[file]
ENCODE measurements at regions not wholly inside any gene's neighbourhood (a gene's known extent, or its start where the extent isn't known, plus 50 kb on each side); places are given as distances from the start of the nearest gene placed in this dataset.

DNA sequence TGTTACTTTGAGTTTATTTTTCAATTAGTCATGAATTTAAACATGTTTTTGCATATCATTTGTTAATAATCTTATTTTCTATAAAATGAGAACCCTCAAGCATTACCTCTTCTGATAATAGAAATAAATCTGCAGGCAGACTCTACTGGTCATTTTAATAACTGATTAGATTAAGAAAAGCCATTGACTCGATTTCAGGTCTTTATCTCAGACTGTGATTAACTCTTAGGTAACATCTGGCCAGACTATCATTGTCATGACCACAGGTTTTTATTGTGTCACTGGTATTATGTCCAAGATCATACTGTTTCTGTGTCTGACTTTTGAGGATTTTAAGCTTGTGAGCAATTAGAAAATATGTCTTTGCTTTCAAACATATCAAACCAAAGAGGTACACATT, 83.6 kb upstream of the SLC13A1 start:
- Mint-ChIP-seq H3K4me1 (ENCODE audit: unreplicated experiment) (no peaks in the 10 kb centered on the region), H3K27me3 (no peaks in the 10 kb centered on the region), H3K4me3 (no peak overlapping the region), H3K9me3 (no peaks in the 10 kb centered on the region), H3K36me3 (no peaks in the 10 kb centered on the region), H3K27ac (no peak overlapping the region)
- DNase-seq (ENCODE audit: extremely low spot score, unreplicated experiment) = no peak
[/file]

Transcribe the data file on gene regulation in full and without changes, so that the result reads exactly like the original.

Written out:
ENCODE measurements at regions not wholly inside any gene's neighbourhood (a gene's known extent, or its start where the extent isn't known, plus 50 kb on each side); places are given as distances from the start of the nearest gene placed in this dataset.

DNA sequence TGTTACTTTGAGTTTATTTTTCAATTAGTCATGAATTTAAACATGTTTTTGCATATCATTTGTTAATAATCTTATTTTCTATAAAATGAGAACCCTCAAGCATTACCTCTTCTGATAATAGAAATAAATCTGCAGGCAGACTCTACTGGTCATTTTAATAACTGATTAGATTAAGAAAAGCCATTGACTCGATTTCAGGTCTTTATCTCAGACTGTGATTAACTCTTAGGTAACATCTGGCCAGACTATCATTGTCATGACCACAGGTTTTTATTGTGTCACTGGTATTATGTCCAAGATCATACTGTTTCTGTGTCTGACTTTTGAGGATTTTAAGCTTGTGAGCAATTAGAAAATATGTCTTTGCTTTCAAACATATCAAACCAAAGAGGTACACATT, 83.6 kb upstream of the SLC13A1 start:
- Mint-ChIP-seq H3K4me1 (ENCODE audit: unreplicated experiment) (no peaks in the 10 kb centered on the region), H3K27me3 (no peaks in the 10 kb centered on the region), H3K4me3 (no peak overlapping the region), H3K9me3 (no peaks in the 10 kb centered on the region), H3K36me3 (no peaks in the 10 kb centered on the region), H3K27ac (no peak overlapping the region)
- DNase-seq (ENCODE audit: extremely low spot score, unreplicated experiment) = no peak